-- Democrats rushed to Twitter on Wednesday in defense of Sen. Elizabeth Warren after Republicans rebuked her on the Senate floor Tuesday night for quoting 30-year-old criticisms of Jeff Sessions ahead of his confirmation vote to become U.S. attorney general.
The Massachusetts senator had referenced comments that the late Sen. Ted Kennedy, D-Mass., and the late Coretta Scott King, wife of the Rev. Martin Luther King Jr., made in 1986 when Sessions, then a U.S. attorney, was under consideration for a federal judgeship. The GOP-controlled Senate Judiciary Committee ultimately blocked his nomination by a 10-8 vote.
Quoting King’s letter from the floor Tuesday night, Warren said, "Mr. Sessions has used the awesome power of his office to chill the free exercise of the vote by black citizens in the district he now seeks to serve as a federal judge."
Many Democratic senators were incensed as a result, and they tweeted their outrage.
A video of Warren reading the letter outside the Senate Tuesday after she was kicked out has been viewed more than 7 million times on Facebook, and at least three Democratic senators read the letter aloud on the Senate floor Wednesday morning ahead of the vote that ultimately saw Sessions win confirmation.
Some of those senators, who were all men, pointed out what they said was a double-standard because Warren was the only one censured.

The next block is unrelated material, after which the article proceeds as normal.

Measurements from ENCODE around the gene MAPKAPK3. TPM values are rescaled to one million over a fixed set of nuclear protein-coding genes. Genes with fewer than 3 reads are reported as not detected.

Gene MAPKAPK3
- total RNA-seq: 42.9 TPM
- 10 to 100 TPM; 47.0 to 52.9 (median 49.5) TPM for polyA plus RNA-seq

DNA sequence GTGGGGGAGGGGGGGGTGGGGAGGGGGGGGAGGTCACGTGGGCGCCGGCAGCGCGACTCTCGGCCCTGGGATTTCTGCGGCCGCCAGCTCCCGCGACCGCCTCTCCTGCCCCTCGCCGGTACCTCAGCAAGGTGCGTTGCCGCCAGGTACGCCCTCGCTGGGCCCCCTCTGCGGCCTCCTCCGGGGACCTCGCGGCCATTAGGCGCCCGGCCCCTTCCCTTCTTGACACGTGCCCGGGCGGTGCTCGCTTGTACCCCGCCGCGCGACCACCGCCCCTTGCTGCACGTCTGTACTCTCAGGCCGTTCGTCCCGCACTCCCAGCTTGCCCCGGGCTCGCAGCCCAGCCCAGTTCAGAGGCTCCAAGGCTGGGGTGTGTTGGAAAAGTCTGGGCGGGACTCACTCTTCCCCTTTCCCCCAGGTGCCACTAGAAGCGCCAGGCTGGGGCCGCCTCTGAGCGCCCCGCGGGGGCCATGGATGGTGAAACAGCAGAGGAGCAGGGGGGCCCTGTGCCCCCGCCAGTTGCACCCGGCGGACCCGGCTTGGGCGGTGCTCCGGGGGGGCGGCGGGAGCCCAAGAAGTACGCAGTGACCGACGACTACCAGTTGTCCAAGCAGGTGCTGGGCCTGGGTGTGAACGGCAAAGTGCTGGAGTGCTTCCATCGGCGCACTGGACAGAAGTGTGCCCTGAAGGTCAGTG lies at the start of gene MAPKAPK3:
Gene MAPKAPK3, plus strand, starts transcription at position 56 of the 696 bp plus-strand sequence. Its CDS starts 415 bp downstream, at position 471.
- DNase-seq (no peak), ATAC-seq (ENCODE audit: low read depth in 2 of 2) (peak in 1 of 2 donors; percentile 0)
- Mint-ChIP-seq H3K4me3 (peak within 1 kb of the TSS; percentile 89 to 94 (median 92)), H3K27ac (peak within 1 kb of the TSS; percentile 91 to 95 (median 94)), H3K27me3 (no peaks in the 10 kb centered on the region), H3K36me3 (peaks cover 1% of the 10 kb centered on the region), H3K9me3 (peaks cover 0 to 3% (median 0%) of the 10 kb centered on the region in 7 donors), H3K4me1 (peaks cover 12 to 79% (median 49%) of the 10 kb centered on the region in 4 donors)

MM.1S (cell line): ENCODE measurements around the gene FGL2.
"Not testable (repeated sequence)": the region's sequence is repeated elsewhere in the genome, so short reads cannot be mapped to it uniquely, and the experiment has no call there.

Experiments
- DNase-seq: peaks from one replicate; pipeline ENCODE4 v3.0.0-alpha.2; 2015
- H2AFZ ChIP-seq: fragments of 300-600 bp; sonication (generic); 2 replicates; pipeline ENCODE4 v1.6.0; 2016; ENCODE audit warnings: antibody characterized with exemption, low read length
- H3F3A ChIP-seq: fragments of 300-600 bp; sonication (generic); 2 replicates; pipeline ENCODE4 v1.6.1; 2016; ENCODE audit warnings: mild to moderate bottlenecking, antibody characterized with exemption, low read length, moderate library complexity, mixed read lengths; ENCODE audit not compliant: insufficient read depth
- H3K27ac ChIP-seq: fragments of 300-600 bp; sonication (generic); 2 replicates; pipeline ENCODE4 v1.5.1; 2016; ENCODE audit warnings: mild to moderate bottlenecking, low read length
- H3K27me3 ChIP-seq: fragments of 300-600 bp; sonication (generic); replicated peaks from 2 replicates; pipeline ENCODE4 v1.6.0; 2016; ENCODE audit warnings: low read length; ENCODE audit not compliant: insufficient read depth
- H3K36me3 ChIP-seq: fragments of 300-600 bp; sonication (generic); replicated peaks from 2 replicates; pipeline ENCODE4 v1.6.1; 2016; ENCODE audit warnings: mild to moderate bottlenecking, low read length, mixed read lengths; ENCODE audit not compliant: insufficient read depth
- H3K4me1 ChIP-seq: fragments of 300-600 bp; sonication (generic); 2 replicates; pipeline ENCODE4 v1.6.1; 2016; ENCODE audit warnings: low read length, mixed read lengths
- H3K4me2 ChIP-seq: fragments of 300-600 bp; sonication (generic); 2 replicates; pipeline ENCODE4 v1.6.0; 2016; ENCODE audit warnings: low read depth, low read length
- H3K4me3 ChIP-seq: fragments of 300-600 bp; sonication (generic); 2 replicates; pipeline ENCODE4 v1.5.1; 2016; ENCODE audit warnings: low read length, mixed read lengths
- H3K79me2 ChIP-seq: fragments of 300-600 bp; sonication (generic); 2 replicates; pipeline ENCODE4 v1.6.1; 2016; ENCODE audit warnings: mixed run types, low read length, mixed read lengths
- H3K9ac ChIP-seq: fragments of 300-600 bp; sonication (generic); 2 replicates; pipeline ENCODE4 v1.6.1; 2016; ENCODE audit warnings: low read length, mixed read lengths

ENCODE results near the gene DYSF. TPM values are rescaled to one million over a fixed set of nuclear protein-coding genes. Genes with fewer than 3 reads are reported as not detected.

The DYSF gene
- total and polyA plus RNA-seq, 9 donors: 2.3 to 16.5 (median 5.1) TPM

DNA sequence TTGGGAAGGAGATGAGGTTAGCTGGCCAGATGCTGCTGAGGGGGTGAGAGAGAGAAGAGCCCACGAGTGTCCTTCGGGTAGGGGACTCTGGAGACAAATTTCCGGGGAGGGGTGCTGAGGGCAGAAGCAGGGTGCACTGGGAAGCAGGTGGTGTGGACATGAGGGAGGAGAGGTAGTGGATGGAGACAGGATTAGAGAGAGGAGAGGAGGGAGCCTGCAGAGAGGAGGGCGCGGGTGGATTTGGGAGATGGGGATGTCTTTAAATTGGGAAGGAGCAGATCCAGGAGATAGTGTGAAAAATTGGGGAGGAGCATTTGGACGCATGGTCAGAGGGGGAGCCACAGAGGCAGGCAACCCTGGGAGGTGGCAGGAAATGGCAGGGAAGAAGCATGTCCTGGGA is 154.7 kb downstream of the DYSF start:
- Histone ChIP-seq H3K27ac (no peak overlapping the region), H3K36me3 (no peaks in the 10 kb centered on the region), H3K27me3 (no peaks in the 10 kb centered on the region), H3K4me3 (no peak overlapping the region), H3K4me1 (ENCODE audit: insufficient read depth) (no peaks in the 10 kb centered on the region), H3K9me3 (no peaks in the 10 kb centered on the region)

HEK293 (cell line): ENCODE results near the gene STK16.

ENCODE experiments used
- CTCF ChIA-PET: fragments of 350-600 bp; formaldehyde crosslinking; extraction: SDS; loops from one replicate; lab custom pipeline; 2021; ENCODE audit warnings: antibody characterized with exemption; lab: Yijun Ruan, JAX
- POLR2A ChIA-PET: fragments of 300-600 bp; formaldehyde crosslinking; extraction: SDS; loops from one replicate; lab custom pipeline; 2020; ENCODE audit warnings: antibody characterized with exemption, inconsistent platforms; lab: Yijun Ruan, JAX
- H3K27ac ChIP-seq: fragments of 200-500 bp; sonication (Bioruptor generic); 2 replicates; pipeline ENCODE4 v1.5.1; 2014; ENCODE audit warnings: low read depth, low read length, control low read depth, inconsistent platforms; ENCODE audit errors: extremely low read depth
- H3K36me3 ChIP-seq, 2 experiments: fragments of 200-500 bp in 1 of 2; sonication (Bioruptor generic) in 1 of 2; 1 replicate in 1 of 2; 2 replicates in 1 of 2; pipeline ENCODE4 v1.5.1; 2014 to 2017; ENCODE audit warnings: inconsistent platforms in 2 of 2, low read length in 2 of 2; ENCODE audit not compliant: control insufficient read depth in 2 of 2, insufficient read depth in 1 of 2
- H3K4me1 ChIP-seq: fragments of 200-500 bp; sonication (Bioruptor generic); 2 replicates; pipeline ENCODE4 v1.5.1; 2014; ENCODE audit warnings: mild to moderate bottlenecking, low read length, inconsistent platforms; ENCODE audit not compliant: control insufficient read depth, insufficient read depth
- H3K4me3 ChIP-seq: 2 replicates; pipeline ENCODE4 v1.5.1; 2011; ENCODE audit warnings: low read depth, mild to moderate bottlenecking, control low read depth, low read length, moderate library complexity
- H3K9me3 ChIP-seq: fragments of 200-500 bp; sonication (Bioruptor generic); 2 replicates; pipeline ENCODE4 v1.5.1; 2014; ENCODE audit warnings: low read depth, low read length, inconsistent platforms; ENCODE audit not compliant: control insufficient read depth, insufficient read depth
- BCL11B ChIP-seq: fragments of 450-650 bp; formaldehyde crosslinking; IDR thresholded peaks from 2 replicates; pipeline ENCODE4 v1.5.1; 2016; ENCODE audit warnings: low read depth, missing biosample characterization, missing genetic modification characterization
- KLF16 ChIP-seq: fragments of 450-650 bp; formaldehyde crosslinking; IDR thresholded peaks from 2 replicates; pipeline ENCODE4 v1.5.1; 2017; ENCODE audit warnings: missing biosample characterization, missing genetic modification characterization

As of Wednesday morning, there were more than 600,000 tweets mentioning Warren, Coretta Scott King or the hashtag #LetLizSpeak, according to data from Twitter. Warren’s supporters have also picked up on McConnell’s own words, using “nevertheless, she persisted” and the hashtag #ShePersists as a rallying cry.
Warren said Wednesday she was “deeply surprised” that Republicans blocked her from speaking. She also reacted to the trending hashtag #LetLizSpeak.
“I have to say I don’t think this is about me,” Warren told ABC’ News on Wednesday. “I really think this is about Coretta Scott King. I think it’s about her letter.
“I think it’s about that moment in history and a sudden recognition that that moment in history touches this moment in history.”
While the Sessions confirmation vote was ongoing, about 200 protesters gathered outside of McConnell's house Wednesday evening and listened to King's letter read aloud.
Dr. E Faye Williams, president of the National Congress of Black Women, a group co-founded by King, read the letter on the sidewalk in front of McConnell's home.
Speaking to ABC News afterwards, Williams said: "My ancestors marched just to be able to live free in this country and one of the first things that they expected to have was freedom of speech."
"When we want to come out and we want to resist something, we want to protest against something, we can get people out," she added.
Civil rights lawyer Debra Katz attended the protest after being outraged at what happened to Warren, saying she believed it was a continuation of the post-inauguration Women's March.
"I think what the Senator hears from us is you can kick our representatives off the floor of the Senate but we will come to your house," Katz said.
ABC News' Karma Allen contributed to this report.